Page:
Cultivating Spiritual Resilience

This is an example post, originally published on,

by Dr. Leslie M. Gutman

#Strategies to encourage belief in a higher purpose, hope for the future, gratitude for our lives, and the meaning we construct from our suffering. 

Jewish history exemplifies spiritual resilience.  Countless times, the Jewish people have encountered insurmountable odds, yet survived and even thrived. Hanukkah represents the epitome of spiritual resilience. When the fledgling Maccabees faced the superior Syrian Greek army, the odds were stacked against them. Yet, their spiritual resilience never wavered. The miracle of the victory of the Maccabees over the Greeks represents not a physical triumph but a transcendent one. It is this spiritual resilience that is never extinguished, symbolized by the lights of the menorah. 

Resilience is multi-faceted; different aspects of our lives shape our capacity to overcome and grow from adversity.  My upcoming book, Resilience: A Jewish Guide to Facing Adversity, Fostering Strength, and Living your Best Life, focuses on dozens of ways we can cultivate our resilience.  Spiritual resilience is one of those ways; it embodies belief in a higher purpose, hope for the future, gratitude for our lives, and the meaning we construct from our suffering. 

Here are a few ways of fostering spiritual resilience.

Encourage faith.  Religious faith is an important part of resilience.[1], [2] Research finds that religion encourages people to reappraise events in a positive light which, in turn, cultivates emotional wellbeing[3] (see my previous article which explains a strategy to foster a positive mindset).  For the Jewish people, the most salient protective factor is emunah, faithin God.  Our Sages teach us that we can elevate ourselves by acting “as if” we are on a higher level which, in turn, will positively influence our inner thoughts and feelings.[4]  This corresponds with social science research showing that we can change our emotions and attitudes through changing our behavior.

With this in mind, here are a few actions that you can use to bring more faith (along with hope, gratitude and meaning) into your life. 

  • Prayer. This is an active way that we can remind ourselves of our blessings, focus on our goals, and look deep within ourselves at our role in this world and our relationship with God.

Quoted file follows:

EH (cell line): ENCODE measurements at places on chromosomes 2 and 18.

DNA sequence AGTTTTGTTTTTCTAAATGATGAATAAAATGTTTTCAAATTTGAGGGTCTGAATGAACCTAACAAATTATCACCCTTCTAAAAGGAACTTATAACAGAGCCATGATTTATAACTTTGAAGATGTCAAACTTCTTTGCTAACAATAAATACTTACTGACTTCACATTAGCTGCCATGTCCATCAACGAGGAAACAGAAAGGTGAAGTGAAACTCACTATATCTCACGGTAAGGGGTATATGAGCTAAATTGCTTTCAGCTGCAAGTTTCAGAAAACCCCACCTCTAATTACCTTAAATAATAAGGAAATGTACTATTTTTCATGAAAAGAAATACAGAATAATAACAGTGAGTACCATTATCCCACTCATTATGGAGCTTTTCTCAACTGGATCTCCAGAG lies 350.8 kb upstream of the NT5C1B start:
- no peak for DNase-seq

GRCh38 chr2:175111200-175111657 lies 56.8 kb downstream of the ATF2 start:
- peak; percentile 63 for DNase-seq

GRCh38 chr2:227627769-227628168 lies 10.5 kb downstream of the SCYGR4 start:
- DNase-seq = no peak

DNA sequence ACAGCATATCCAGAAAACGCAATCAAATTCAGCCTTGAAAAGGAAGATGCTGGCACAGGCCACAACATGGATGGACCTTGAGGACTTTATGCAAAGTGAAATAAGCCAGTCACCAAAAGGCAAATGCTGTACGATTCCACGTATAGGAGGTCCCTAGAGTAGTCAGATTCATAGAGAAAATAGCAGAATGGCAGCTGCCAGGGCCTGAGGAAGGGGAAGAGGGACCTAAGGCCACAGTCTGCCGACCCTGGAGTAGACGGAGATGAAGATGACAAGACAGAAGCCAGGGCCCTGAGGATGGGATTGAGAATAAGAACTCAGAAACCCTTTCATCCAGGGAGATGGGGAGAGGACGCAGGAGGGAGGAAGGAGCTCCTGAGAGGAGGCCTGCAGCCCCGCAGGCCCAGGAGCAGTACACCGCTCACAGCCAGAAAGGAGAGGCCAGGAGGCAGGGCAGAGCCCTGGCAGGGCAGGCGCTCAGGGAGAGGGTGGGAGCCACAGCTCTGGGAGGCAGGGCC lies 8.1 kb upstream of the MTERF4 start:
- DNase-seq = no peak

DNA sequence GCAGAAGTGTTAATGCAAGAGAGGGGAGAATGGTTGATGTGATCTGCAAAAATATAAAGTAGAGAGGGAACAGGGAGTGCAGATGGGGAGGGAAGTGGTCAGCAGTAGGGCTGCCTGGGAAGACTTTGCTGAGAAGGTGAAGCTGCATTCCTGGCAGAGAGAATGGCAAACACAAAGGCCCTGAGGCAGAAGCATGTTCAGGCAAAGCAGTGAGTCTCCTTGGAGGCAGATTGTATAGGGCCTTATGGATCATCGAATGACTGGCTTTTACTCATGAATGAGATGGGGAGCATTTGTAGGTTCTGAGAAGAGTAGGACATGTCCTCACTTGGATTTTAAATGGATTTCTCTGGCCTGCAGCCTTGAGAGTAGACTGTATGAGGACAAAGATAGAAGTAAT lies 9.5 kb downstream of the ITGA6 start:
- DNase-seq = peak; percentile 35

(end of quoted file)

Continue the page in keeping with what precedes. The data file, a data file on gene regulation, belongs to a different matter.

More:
• Deeds. Take on one new positive deed (mitzvah) that you aspire to do on a consistent basis.  You might, for example, aim to smile at one new person every day.  You can dedicate this positive act in honor of a loved one or in hope of a longed-for outcome.
  • Purpose. Write down a list of your unique strengths.  Then, write down specific actions that you can do to utilize these strengths to make the world a better place.

Cultivate hope.  Hope goes hand in hand with faith.  Hope is expectant and forward-looking.  Hope inspires, brings vitality, and fuels our passion for living. Research finds that hopeis an important aspect of resilience, enabling an individual to maintain faith in the face of adversity. In Judaism, hope is akin to bitachon, which is translated as trusting God.[5]  Trusting God entails a powerful sense of optimism and confidence that everything that God does is for the best.  Here is a series of hope enhancement strategies.[6]  Writing these steps down makes them more concrete.

  • Goals: Identify a personally relevant and workable goal for the future, in an area of your life such as family, friends, community, school, or work.
  • Pathways: Generate multiple pathways which will lead you to achieving this goal. Break these pathways into more manageable parts, anticipating barriers, and planning alternative routes in case of setbacks.
  • Motivation: Use positive self-talk to optimize your motivation to accomplish your goal.  Set aside 5 minutes every day, stand in front of a mirror, and say aloud motivational statements that you need to hear to encourage you to strive toward this goal.

Count your blessings.  There is clear evidence that practicing gratitude can improve our mental health.[7]  Research has further shown that positive emotions such as gratitude can loosen the hold that negative emotions have on a person’s mind and body and speed their recovery from stressful events.[8]  Evidence also suggests that practicing gratitude may help train the brain to be more sensitive to the experience of gratitude later on, which may contribute to improved mental health over time.[9]  Here are some ideas on how to best utilize gratitude in order to nurture one’s resilience.